Supporting good parenting

A small proportion (£100?) of each parent's BI should be earmarked as dedicated to the upkeep of each child.

If a child is taken into care, or moved from the care of one parent to another, not only should the child's BI transfer to the carer, but that small proportion of the failing parent's BI should too.

Single mothers would be invited to declare the father of their child. The state would fund DNA tests for those fathers who contest the claim. But for those who refuse the test or who are proved to be the father by the test, a part of their BI would transfer to the mother (or carer) as a contribution towards the care of the child.

Even feckless fathers with no earnings would thereby have an incentive to try to avoid fathering children that they were not prepared to care for, and would be driven to try to earn more the more children they father. That would be a marked improvement on the current situation where potential claims on earned income and withdrawal of benefits provide a strong disincentive for feckless fathers to find employment or take responsibility for children. The current arrangements create a vicious circle of deprivation where successive generations have become experts at exploiting the benefit system rather than learning useful skills for employment, and have strong incentives to avoid supportive family structures. Like so much else, the proposals of the mainstream parties would not meaningfully change these perverse incentives.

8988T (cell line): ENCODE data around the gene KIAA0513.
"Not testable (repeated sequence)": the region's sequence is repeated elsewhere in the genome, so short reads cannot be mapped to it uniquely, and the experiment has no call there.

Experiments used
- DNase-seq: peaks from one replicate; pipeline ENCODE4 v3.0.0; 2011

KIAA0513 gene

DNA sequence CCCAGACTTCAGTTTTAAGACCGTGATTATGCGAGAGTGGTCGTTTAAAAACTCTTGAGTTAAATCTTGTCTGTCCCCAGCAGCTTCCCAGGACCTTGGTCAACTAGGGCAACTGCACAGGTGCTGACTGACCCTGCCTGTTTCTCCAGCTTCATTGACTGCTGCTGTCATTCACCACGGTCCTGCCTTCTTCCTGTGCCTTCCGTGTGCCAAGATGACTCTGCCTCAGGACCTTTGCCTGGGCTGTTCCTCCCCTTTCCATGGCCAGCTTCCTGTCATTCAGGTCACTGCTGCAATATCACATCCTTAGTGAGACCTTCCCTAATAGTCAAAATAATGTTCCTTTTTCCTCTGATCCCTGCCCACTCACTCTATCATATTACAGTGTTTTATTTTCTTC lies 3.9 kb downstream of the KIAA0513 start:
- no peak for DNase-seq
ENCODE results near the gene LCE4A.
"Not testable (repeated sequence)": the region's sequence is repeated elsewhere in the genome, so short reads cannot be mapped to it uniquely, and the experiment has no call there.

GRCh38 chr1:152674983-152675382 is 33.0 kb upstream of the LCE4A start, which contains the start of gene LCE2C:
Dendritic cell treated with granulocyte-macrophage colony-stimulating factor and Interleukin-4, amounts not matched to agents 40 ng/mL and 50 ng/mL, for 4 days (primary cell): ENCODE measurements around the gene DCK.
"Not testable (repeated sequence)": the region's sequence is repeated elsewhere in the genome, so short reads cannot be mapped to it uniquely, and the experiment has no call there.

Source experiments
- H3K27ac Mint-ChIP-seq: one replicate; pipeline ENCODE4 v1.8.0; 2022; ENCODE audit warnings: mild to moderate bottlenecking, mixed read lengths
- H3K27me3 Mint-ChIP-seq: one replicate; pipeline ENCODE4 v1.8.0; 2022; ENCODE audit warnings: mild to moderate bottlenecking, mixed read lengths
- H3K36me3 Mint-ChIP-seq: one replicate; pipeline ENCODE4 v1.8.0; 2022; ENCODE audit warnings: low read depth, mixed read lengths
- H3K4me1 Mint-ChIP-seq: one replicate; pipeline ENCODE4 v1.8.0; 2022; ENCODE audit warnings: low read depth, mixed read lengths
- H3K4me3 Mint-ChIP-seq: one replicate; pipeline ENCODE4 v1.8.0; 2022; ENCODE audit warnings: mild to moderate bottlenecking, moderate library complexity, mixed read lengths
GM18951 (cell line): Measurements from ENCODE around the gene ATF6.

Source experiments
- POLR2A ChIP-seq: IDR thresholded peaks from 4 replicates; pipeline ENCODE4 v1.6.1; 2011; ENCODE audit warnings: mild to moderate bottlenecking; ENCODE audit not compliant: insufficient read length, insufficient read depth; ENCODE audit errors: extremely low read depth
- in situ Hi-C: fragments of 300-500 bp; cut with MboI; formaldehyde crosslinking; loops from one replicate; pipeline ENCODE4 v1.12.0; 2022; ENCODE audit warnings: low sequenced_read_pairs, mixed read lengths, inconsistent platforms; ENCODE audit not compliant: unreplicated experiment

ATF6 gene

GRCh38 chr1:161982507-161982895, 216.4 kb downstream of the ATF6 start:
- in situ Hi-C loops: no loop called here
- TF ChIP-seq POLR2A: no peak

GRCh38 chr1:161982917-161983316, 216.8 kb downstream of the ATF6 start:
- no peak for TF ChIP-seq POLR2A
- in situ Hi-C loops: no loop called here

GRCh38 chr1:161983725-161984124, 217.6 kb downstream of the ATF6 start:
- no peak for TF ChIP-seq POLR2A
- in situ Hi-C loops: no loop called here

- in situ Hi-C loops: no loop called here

The transfer of this portion of the BI under these circumstances is additional to, not instead of, any decisions of courts on support from one partner to another amongst more affluent, separated parents.